The health benefits of chamomile include safe, soothing stress relief. Although it is possible to have an allergic reaction to chamomile, it is usually considered safe enough for even the elderly and young children.
are two kinds of chamomile, Roman Chamomile (Chamaemelum nobilis) and
German Chamomile (Matricaria recutita). Their actions are quite
similar. The German Chamomile is usually used in the United States.
It is tastier and more effective for soothing digestion.
That's quite a lot of relief from one simple herb!
The health benefits of chamomile seem to come from its unique assortment of natural plant oils including azulene, chamazulene, pro azulenes, bisabolol, farnesine, pinene, anthermal, spiroether, angelic acid and a number of various sesquiterpenes.
The beneficial phyto nutrients in chamomile include flavones, glycosides, bitter glycosides, valerianic acids, tannins, salicylic acid and coumarin derivatives.
Chamomile can be used as capsules and tincture. Most often it is probably used as a simple tea.
The tea can be used as a relaxing foot bath. It can also be used as a mouth wash for sores in the mouth, or as a gargle to soothe a sore throat. I have also seen it used as a hair rinse to bring out golden highlights.
Chamomile is a common herb which is widely available. The health benefits of chamomile can be obtained by purchasing this inexpensive herb in most health food stores. It grows freely in many gardens. In fact the Victorians used to create a whole lawn of chamomile blossoms which were very soothing to relax on. (If you decide to try this, be sure to border your lawn with bricks or stones which will inhibit invasion of weeds and other grasses.)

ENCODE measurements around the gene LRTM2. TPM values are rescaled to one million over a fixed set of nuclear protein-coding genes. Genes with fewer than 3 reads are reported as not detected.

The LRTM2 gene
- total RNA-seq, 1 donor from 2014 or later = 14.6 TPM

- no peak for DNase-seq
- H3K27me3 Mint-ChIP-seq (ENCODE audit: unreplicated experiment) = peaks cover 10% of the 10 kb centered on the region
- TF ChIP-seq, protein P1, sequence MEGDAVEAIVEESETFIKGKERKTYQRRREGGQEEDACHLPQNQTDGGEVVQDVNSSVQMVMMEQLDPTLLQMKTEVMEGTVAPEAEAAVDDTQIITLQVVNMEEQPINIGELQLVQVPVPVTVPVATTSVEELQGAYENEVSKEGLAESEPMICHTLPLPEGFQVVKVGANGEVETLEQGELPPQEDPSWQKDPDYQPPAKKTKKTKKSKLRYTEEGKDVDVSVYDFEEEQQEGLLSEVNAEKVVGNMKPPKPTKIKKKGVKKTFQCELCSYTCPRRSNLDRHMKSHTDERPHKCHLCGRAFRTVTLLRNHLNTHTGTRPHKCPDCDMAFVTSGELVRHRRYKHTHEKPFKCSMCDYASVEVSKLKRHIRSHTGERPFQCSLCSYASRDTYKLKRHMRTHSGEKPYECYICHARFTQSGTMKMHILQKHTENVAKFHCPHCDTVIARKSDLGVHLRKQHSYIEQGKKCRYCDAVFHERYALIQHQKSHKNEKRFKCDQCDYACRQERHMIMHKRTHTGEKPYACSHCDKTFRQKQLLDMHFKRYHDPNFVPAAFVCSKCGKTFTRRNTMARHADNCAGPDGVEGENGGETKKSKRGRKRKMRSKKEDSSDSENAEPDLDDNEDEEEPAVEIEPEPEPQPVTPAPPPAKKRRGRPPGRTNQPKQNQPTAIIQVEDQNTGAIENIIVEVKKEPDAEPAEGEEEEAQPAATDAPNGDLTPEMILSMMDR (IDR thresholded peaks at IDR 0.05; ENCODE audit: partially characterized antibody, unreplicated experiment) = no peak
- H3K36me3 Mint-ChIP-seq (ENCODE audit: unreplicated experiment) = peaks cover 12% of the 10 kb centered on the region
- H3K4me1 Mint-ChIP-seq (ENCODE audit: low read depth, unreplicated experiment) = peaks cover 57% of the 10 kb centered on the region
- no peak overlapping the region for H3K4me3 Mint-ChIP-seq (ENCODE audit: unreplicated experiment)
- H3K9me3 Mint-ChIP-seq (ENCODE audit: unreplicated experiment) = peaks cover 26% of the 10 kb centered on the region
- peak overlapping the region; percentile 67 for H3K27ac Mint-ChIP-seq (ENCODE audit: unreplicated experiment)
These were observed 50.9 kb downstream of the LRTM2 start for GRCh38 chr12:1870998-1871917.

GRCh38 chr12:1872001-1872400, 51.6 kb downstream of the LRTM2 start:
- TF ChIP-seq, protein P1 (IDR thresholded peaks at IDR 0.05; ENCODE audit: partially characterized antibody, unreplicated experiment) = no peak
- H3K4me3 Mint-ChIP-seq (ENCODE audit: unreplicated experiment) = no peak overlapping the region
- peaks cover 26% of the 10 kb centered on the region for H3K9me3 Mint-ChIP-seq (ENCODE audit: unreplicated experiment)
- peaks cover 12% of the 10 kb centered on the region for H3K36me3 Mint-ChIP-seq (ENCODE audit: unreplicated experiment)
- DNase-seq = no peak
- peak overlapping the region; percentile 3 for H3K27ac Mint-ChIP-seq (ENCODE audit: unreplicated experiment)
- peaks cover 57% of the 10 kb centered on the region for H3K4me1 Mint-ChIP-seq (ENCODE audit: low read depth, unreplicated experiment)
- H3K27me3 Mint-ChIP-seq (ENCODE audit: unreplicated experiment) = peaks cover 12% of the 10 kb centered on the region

This page is not intended to be medical advice. It is always wise to consult with a trained health care professional for appropriate recommendations for your situation.
From here you can read about other natural stress relief herbs, or
For a broader range of natural stress relief ideas
return to Gentle Stress Relief home page.
Winston, David and Maimes, Steven. 2007. Adaptogens Herbs for Strength, Stamina, and Stress Relief. Rochester, Vermont: Healing Arts Press
Smith, Ed. 2007, 2006, 2003, 1999. Therapeutic Herb Manual A Guide to the Safe and Effective Use of Liquid Herbal Extracts. Williams Oregon: Ed Smith
Hoffmann, David. 2003. Medical Herbalism The Science and Practice of Herbal Medicine. Rochester Vermont: Healing Arts Press
Herbs, Gaia. 2009. “Chamomile Flowers (Matricaria recutita).” http://www.gaiaherbs.com/herb_of_the_week.php?id=31